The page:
For broadcast stations, the CRTC presently requires that 60% yearly, and at least 50% of programming aired daily from 6:00 pm to midnight must be of Canadian origin. [31] In May 2011 the CanCon requirement for private television broadcasters was lowered to 55% yearly. [32] Canada's public broadcaster, CBC, must still maintain 60% CanCon quota. [32] However, historically, much of these requirements have been fulfilled by lower-cost non-scripted programming, including networked talk shows (including daytime lifestyle shows such as CityLine and The Marilyn Denis Show ) and entertainment news programs (such as ET Canada and eTalk ), local news and public affairs programming, and reruns of Canadian-produced library programs. As described above, often the remaining domestic content are scripted co-productions produced in partnership with a foreign broadcaster, or more recently, streaming services.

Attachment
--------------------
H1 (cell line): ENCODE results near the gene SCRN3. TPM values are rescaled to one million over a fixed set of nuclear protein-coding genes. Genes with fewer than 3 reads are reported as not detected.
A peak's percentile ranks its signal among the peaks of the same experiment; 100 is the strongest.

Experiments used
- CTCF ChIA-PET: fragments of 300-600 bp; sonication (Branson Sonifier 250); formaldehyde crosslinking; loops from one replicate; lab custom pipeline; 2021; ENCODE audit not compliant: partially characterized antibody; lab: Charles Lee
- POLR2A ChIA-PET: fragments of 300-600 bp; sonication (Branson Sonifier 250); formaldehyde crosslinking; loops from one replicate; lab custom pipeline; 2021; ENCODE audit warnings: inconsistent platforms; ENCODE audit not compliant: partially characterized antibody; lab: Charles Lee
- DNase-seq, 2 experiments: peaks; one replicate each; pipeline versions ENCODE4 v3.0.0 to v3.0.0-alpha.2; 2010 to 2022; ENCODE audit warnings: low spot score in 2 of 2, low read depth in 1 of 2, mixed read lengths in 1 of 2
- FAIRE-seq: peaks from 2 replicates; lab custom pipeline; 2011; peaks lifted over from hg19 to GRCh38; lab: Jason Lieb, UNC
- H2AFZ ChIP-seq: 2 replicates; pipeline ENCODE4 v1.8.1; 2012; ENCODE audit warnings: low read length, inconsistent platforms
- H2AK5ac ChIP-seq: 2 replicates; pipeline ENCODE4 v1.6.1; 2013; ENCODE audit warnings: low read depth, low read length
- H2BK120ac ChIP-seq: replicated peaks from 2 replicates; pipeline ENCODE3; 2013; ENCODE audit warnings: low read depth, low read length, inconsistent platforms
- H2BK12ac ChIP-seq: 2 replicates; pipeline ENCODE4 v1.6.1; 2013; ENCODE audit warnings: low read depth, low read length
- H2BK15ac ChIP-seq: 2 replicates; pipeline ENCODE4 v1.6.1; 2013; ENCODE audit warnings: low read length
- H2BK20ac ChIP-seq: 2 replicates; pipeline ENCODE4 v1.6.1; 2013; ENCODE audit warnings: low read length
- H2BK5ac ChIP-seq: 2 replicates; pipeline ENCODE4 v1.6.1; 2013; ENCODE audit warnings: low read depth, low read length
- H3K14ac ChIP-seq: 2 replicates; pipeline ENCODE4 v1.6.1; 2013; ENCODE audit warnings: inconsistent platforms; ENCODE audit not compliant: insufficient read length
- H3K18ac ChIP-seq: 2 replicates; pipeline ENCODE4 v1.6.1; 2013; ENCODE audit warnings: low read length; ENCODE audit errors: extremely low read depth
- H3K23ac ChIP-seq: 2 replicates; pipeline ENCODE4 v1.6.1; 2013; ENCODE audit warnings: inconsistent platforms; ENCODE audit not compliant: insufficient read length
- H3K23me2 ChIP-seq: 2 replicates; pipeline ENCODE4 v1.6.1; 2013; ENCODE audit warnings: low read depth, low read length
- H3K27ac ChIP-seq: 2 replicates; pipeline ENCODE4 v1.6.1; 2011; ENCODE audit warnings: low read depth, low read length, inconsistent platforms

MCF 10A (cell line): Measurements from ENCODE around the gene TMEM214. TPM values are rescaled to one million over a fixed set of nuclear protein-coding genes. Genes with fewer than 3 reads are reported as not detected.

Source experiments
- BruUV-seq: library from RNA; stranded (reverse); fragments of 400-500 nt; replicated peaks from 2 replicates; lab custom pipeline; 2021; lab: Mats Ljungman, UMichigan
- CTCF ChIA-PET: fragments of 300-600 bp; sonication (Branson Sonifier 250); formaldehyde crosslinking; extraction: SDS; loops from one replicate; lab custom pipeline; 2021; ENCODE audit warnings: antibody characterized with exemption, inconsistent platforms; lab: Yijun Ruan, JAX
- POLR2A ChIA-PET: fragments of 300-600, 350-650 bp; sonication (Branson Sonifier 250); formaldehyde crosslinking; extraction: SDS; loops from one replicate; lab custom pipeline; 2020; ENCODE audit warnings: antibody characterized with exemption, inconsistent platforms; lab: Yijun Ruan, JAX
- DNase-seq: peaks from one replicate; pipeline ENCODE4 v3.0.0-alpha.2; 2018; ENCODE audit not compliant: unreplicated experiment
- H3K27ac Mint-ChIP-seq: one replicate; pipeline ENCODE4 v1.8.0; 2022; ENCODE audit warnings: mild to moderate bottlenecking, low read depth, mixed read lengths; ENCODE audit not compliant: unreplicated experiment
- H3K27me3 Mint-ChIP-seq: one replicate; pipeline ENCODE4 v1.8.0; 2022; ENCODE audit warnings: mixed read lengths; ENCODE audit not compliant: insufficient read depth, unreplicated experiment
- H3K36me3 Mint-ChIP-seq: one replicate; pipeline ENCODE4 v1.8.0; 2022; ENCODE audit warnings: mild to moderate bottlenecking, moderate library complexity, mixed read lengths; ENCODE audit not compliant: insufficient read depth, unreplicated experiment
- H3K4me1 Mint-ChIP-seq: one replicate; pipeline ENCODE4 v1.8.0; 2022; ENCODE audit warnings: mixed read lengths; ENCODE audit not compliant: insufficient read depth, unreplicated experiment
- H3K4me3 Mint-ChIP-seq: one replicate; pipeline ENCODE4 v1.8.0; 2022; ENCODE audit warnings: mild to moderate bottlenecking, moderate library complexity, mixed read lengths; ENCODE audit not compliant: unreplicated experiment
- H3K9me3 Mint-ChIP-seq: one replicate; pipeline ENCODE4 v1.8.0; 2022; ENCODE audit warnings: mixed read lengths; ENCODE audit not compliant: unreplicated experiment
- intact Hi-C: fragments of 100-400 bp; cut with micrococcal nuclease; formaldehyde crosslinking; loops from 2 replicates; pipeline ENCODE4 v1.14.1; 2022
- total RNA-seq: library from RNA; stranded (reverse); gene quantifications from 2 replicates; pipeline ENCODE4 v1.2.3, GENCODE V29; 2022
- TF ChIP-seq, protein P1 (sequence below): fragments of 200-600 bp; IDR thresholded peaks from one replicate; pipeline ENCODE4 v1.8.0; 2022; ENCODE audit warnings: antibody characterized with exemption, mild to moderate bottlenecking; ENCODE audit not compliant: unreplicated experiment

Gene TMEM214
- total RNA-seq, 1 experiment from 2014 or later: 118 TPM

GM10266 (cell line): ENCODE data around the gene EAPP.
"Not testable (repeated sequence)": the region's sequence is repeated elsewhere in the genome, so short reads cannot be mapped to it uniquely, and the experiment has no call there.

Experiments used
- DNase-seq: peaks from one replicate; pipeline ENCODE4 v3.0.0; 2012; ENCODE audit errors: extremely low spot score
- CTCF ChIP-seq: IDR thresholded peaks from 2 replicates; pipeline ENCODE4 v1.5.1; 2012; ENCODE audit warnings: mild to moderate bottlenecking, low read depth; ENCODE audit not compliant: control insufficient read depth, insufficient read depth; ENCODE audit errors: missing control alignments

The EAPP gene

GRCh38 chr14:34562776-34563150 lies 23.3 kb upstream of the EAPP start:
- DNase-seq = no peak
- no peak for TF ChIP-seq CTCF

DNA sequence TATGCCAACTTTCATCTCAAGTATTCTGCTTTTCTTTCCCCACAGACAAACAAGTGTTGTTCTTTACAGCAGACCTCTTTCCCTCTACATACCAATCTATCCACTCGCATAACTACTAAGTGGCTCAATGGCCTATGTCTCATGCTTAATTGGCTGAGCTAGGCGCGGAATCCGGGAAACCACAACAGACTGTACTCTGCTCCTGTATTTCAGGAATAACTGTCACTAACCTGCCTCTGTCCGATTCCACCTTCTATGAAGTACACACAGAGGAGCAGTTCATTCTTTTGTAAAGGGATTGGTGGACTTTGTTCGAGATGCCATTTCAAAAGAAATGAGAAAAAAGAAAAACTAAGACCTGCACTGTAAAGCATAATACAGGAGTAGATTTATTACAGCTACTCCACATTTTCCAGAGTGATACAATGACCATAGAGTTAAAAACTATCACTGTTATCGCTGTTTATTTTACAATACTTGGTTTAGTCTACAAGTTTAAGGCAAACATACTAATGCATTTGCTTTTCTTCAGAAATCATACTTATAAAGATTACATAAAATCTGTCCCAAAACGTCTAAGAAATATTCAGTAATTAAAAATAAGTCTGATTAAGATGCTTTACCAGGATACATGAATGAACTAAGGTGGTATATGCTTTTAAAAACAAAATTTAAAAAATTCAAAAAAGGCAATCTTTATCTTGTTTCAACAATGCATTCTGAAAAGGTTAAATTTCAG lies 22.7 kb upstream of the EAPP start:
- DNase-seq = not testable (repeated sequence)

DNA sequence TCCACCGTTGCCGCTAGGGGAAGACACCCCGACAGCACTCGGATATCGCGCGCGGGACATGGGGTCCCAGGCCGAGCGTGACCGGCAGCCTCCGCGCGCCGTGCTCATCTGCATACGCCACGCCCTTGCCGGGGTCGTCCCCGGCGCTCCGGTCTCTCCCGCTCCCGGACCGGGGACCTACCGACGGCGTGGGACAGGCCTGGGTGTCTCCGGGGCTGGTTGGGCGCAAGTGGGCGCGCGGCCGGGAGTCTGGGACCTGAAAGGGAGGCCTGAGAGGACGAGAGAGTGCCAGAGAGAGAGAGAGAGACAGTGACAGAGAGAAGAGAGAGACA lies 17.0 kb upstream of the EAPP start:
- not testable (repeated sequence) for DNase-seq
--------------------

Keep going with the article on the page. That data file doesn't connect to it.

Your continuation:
Further complicating matters for Canadian content is the existence of simultaneous substitution, a regulation that allows over-the-air broadcasters to require the substitution of feeds from American broadcast channels on local multichannel television providers if they are airing the same programming in simulcast, thus protecting their exclusive rights to earn revenue off such programming whenever it is broadcast in Canada. Therefore, Canadian networks have made significant effort to import popular American series to take advantage of the rule, which in turn crowds out Canadian programming to less-desirable time slots.